Looking to the future, Anstrom sees IEL’s role as focusing on scaling our work. “There’s always a fascination finding the new wrinkle or the new, you know, shiny object. But it’s very encouraging to see the coalescing of of interest in funding around Community Schools, and I think, continuing to get that to scale has such promise for our country and for kids all over the country, and and I think the the related part of that, and obviously the real part of the Community School model is is the work that Kwesi and his team started early on about family and community engagement, and we we sort of assume that. But I think it’s actually even more important in a [more polarized] world,” he says. “[We need to drive home that] getting parents involved in local education is is critical, if you’re really going to address the needs of those communities and of those parents and families. [Collectively] we must constructively get parents and families involved in in education. So those things should be IEL’s focus, but overarching all of that, and Karen [Mapp, IEL’s current Board Chair,] gets enormous credit for this along with with others on the board, but that, as well as really continuing to build with a laser-like focus on equity should be IEL’s focus. We’ve talked about it for decades now, and we’re still so far short of that.”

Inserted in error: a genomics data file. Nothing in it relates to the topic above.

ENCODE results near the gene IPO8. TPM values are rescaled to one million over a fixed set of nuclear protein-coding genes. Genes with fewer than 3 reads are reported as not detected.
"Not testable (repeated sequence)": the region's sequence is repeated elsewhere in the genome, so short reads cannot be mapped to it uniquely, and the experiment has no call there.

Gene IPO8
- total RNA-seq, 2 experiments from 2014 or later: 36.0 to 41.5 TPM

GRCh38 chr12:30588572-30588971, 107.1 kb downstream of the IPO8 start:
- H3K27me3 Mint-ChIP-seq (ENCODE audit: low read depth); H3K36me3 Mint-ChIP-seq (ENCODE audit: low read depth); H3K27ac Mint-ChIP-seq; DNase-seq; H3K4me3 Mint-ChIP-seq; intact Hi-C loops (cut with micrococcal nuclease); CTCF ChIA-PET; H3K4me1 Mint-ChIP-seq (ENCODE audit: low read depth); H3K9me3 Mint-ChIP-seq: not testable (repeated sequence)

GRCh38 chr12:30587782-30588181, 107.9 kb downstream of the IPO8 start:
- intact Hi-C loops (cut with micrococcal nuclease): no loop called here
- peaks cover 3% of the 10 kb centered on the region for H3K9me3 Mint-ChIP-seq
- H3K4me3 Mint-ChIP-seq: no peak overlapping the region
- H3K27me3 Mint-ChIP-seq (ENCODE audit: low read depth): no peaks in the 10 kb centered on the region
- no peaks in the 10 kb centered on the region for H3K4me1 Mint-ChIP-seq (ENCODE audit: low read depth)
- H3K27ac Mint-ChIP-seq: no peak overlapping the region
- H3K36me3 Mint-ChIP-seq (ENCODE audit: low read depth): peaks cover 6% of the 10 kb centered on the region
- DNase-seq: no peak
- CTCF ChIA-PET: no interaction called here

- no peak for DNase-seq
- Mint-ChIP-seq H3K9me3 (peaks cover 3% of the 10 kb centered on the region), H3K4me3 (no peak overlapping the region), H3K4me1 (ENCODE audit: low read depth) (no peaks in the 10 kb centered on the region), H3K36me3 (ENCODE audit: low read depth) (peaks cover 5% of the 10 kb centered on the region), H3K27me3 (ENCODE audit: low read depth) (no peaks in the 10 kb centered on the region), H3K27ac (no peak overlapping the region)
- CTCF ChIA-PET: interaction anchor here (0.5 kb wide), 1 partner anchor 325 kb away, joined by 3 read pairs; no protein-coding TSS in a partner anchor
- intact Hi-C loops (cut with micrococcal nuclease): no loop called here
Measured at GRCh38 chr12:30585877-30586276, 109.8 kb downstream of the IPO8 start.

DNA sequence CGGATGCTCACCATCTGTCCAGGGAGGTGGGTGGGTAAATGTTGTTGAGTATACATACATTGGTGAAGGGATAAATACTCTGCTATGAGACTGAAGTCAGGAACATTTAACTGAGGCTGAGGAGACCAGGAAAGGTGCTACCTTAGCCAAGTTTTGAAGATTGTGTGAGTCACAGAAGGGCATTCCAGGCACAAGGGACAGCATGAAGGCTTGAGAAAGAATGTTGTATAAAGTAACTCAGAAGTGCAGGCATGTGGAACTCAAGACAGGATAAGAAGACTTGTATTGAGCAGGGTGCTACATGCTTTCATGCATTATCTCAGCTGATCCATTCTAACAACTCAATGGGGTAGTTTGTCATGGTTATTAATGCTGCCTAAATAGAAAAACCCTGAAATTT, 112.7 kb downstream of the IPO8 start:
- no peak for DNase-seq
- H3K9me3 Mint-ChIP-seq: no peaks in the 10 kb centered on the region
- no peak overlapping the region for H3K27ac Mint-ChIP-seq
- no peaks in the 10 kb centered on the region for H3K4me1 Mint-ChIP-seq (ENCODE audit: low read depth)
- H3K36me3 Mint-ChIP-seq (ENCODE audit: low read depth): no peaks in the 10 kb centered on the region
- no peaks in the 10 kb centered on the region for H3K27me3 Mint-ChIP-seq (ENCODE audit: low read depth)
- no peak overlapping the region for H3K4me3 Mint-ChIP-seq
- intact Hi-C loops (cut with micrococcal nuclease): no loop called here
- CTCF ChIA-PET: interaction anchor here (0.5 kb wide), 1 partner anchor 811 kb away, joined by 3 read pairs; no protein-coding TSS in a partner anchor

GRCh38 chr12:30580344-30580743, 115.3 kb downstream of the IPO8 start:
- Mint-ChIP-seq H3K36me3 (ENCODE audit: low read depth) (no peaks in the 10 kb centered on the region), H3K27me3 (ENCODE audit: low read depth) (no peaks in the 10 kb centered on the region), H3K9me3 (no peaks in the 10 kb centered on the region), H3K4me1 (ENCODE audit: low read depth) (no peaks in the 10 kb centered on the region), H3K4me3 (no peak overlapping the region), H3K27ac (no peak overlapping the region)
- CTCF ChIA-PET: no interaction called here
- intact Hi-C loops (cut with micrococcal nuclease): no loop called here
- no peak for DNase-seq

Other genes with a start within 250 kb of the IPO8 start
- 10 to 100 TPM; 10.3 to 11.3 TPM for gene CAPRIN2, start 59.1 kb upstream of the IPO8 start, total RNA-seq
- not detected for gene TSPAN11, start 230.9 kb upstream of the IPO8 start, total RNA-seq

He continued, adding that “resources are always a frustrating factor. You always want to pick your fights, you know. So much of the challenges I think we face around some of these issues is what happens in schools of education around the country, and you know I’m again no expert, and they’re obviously some very good schools of education. But I I have a sense that in too many places it’s become sort of a credentialing exercise, and not enough of a focus on these kinds of issues like [equity and family and community engagement]. I’d love to see some capacity to dig into that in more depth. And perhaps
make them more agents of change then they maybe are today.”